You can even get started investing today with an online discount broker if you choose. It’s a fast and easy way to get instantly diversified in the market, and many online discount brokers these days do not even charge fees or commissions for investing in the above funds!


  1. Blue Chip Tech stays above $95 until the expiration date: You get to keep the $300 premium, and the put option expires worthless. Your return is 3.16% ($300/$9500) for the month, which is equivalent to an impressive 37.9% annualized return.
  2. Blue Chip Tech falls below $95 at the expiration date: You are obligated to buy 100 shares at $95 per share, for a total of $9500. However, you still get to keep the premium, effectively reducing your purchase price to $92 per share ($9500 – $300/100 shares). You now own a stock that you like at a lower price than its original market value, while also getting paid for the process.

To implement a cash-secured put strategy effectively, you need to identify stocks that you genuinely believe in and would be happy to own. Ensure that the premium you receive compensates for the risk you are taking, and always have the cash to secure the put option, in case the stock price falls below the strike price.

It’s essential to remember that the cash-secured put strategy involves risk. The stock may fall significantly below the strike price, meaning you’ll own a stock that is worth much less than you paid for it. This strategy also ties up a significant amount of cash, which could otherwise be invested elsewhere.

Before entering into any options contract, it’s crucial that you understand all the risks involved. Investing in options is not suitable for everyone. If you’re uncertain, it’s always a good idea to consult with a financial advisor.

In summary, the cash-secured put strategy can be a powerful tool in your investment arsenal. It allows you to generate income from the premium and potentially buy stocks at a lower price. By understanding and implementing this strategy, you can take a step towards becoming a more confident and successful investor.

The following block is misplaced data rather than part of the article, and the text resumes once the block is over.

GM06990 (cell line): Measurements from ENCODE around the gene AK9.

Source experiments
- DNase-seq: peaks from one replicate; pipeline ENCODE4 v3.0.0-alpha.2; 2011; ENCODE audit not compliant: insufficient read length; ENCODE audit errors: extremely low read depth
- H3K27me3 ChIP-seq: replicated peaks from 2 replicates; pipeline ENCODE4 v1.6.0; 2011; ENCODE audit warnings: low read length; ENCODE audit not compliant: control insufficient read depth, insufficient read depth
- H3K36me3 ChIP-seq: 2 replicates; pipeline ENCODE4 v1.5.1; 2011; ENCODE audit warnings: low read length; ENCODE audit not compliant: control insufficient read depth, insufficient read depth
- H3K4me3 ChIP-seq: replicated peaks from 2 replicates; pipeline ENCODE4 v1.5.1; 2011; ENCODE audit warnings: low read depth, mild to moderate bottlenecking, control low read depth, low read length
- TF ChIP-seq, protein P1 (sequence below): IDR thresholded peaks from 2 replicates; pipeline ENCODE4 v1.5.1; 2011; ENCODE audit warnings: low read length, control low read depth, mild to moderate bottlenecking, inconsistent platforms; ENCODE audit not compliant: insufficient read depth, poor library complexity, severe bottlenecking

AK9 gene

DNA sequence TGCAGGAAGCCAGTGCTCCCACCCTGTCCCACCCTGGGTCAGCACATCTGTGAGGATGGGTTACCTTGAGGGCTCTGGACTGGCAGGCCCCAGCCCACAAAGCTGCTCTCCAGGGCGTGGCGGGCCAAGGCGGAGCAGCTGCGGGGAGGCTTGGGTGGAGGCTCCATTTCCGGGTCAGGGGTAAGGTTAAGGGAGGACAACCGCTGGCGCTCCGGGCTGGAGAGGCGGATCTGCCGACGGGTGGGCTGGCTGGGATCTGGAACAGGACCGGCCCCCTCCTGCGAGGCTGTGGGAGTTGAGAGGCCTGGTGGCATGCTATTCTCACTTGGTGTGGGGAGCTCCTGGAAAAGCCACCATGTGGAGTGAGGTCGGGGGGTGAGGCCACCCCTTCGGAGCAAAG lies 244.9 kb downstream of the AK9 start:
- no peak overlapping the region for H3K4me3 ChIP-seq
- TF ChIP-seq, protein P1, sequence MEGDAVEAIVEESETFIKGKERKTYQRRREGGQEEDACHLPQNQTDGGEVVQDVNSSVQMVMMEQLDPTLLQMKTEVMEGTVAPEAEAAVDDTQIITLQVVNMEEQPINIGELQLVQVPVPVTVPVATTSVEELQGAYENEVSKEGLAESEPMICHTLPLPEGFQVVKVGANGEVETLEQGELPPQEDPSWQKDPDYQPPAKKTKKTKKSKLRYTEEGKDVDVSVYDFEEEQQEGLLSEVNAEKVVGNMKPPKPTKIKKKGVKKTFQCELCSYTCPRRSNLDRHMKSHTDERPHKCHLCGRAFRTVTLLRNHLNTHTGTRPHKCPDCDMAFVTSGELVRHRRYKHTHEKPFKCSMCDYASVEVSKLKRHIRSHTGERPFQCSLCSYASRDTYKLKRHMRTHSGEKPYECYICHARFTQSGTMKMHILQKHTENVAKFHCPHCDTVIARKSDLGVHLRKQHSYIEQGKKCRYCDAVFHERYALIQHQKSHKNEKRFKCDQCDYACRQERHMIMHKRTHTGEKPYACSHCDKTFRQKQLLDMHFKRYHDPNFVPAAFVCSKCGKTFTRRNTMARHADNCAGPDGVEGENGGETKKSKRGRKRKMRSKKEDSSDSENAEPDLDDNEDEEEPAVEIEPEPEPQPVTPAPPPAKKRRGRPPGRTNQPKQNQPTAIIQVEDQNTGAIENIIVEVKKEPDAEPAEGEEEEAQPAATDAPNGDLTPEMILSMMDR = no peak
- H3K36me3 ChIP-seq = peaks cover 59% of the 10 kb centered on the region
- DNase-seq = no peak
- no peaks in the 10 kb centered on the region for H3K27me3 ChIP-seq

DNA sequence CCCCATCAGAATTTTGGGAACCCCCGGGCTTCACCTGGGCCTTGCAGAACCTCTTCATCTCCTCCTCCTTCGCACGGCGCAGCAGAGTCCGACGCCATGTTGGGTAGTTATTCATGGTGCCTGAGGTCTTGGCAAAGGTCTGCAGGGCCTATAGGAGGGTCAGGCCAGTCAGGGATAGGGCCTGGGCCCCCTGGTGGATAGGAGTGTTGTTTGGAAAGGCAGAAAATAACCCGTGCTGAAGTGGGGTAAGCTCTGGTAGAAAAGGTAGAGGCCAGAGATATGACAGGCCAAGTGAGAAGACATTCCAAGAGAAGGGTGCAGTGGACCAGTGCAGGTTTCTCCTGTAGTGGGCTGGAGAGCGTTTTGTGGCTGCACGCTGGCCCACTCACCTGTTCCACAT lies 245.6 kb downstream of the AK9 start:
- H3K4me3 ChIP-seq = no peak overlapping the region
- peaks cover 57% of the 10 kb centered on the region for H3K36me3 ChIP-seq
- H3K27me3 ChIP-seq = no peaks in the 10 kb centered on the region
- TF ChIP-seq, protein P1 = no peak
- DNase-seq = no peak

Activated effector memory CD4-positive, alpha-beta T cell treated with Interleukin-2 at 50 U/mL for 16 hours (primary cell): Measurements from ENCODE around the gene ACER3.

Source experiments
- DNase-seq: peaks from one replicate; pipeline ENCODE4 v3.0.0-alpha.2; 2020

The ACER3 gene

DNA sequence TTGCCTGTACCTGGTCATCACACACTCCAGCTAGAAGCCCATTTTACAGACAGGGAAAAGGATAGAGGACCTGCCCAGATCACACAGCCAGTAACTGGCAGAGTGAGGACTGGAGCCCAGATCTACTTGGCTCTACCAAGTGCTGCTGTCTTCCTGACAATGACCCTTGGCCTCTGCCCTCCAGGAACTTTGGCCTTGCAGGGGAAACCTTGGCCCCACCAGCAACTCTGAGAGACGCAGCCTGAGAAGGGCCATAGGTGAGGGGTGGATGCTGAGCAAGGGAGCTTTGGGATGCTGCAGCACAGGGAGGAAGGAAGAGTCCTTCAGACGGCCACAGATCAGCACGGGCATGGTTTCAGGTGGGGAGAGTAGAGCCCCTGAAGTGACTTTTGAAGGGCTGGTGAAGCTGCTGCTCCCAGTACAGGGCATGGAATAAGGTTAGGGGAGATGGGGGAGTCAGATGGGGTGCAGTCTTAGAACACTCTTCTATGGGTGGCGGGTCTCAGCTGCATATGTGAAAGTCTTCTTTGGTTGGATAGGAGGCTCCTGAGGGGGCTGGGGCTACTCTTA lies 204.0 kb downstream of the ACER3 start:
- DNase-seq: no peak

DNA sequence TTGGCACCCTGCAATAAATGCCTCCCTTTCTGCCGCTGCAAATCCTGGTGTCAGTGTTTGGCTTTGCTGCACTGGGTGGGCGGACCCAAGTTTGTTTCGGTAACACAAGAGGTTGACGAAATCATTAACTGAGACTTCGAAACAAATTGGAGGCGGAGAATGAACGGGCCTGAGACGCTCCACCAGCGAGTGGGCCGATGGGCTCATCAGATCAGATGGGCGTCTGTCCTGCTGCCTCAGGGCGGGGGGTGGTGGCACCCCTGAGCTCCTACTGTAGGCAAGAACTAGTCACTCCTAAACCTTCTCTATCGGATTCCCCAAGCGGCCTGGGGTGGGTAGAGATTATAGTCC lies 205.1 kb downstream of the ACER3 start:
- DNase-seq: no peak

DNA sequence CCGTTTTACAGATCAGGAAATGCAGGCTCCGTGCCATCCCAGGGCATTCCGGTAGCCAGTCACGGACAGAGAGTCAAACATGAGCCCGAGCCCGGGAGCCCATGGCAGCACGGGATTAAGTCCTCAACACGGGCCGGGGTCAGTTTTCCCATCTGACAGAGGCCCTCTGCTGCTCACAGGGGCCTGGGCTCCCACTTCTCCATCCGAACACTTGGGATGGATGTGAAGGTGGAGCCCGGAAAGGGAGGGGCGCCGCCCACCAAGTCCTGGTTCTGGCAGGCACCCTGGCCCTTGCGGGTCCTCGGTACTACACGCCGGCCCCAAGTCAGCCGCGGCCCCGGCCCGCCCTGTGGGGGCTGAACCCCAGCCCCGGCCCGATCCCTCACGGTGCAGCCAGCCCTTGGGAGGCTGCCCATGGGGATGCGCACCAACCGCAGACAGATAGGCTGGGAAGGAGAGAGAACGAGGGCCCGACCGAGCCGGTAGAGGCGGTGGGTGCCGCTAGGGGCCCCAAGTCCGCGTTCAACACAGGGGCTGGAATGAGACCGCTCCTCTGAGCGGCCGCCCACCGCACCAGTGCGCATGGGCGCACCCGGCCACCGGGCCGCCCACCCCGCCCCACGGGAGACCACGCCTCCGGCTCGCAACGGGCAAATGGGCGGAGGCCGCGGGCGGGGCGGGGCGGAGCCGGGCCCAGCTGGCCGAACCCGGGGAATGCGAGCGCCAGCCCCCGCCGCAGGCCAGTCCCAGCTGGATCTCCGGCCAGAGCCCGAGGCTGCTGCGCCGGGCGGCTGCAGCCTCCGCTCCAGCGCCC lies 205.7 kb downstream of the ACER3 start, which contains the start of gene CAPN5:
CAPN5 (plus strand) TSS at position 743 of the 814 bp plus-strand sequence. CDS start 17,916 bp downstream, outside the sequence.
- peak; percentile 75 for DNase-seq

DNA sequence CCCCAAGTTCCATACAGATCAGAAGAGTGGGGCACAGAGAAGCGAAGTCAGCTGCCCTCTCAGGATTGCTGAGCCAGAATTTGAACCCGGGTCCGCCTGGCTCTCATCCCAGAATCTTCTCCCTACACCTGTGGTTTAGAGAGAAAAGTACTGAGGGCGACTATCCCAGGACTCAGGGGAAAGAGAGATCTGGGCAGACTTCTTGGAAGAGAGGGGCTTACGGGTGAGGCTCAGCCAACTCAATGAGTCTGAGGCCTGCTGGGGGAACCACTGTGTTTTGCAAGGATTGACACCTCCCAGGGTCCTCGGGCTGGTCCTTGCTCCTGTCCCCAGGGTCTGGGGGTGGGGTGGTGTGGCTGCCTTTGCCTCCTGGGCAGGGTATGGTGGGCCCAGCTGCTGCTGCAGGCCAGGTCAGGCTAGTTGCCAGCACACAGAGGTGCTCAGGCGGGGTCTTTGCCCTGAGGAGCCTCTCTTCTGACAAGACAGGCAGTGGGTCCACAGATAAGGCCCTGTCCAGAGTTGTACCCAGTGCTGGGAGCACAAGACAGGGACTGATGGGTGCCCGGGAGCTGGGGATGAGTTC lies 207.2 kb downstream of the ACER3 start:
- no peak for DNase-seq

Index funds are a way to build exposure to the broad market for a low cost. They provide instant diversification and the ability to invest in a wide variety of assets within a single investment product.

When it comes to index funds, however, not all of them are created equal. Some index funds will track different indexes and invest in assets besides just stocks, while others may have higher costs and may be more or less diversified.

That’s why I wanted to discuss five index funds today that can widely diversify your portfolio for a low cost, across the entire U.S. stock market. Let’s get started!

Here are five low-cost index funds that provide exposure to the U.S. equity market:

  1. Vanguard Total Stock Market Index Fund (VTSAX): This fund seeks to track the performance of the CRSP US Total Market Index, which includes almost all publicly traded US stocks. The expense ratio is 0.04%, making it one of the lowest-cost index funds available.
  2. Schwab Total Stock Market Index Fund (SWTSX): This fund tracks the performance of the Dow Jones U.S. Total Stock Market Index and has an expense ratio of 0.03%. It provides broad exposure to the U.S. stock market, including large-cap, mid-cap, and small-cap stocks.
  3. iShares Core S&P 500 ETF (IVV): This ETF tracks the performance of the S&P 500 index and has an expense ratio of 0.03%. The S&P 500 is one of the most widely recognized benchmarks for the U.S. stock market and includes 500 large-cap US stocks.
  4. Fidelity Total Market Index Fund (FSKAX): This fund seeks to track the performance of the Dow Jones U.S. Total Stock Market Index and has an expense ratio of 0.015%. It provides broad exposure to the U.S. stock market, including large-cap, mid-cap, and small-cap stocks.
  5. SPDR S&P 600 Small Cap ETF (SLY): This ETF tracks the performance of the S&P SmallCap 600 index and has an expense ratio of 0.15%. The S&P SmallCap 600 includes 600 small-cap US stocks and provides exposure to this segment of the U.S. equity market.

You could mix and match these ETFs and mutual funds however you please, based upon your investing goals, objectives and risk tolerance. If you only wanted to invest in one of them for example, you’re still investing in a highly diversified fund, and thus are spreading out your risk across a wide portion of the market. By dollar-cost averaging on a regular basis and investing in any combination of these funds, you can build a highly diversified portfolio that lasts for years and decades to come.

You can even get started investing today with an online discount broker if you choose. It’s a fast and easy way to get instantly diversified in the market, and many online discount brokers these days do not even charge fees or commissions for investing in the above funds!